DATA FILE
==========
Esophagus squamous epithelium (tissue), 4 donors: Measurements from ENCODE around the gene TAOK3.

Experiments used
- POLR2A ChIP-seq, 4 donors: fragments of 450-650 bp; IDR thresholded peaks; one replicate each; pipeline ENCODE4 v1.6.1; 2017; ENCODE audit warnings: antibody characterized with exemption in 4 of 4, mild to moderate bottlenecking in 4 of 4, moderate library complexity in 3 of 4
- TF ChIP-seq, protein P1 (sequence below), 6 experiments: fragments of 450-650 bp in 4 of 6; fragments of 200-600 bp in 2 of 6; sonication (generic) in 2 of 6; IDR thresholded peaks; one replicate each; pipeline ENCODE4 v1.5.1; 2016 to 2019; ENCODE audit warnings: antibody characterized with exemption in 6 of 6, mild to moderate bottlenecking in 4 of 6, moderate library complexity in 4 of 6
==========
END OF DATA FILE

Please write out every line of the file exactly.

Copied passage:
Esophagus squamous epithelium (tissue), 4 donors: Measurements from ENCODE around the gene TAOK3.

Experiments used
- POLR2A ChIP-seq, 4 donors: fragments of 450-650 bp; IDR thresholded peaks; one replicate each; pipeline ENCODE4 v1.6.1; 2017; ENCODE audit warnings: antibody characterized with exemption in 4 of 4, mild to moderate bottlenecking in 4 of 4, moderate library complexity in 3 of 4
- TF ChIP-seq, protein P1 (sequence below), 6 experiments: fragments of 450-650 bp in 4 of 6; fragments of 200-600 bp in 2 of 6; sonication (generic) in 2 of 6; IDR thresholded peaks; one replicate each; pipeline ENCODE4 v1.5.1; 2016 to 2019; ENCODE audit warnings: antibody characterized with exemption in 6 of 6, mild to moderate bottlenecking in 4 of 6, moderate library complexity in 4 of 6